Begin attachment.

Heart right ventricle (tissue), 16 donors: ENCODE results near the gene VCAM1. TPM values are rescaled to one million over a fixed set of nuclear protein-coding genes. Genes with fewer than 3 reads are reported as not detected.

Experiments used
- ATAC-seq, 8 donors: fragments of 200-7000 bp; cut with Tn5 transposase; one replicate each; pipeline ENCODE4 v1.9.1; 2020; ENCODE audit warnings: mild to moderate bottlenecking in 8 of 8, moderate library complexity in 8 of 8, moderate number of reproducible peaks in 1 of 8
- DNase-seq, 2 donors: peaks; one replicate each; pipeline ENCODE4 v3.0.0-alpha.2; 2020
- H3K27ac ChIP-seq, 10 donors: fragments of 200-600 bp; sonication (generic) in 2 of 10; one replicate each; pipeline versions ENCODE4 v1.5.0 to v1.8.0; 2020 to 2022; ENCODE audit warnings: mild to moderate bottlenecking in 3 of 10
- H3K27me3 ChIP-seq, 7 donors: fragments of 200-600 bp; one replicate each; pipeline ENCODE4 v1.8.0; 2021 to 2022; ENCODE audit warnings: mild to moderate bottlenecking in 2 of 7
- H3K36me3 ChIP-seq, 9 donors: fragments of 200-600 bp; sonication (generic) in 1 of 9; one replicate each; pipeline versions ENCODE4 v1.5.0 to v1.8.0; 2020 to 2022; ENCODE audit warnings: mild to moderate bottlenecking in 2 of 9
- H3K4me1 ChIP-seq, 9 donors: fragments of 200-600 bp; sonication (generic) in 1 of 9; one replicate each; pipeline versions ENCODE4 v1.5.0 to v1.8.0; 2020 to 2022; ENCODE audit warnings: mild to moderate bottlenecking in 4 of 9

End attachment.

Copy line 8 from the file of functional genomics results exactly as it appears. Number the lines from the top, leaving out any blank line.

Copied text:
- H3K4me1 ChIP-seq, 9 donors: fragments of 200-600 bp; sonication (generic) in 1 of 9; one replicate each; pipeline versions ENCODE4 v1.5.0 to v1.8.0; 2020 to 2022; ENCODE audit warnings: mild to moderate bottlenecking in 4 of 9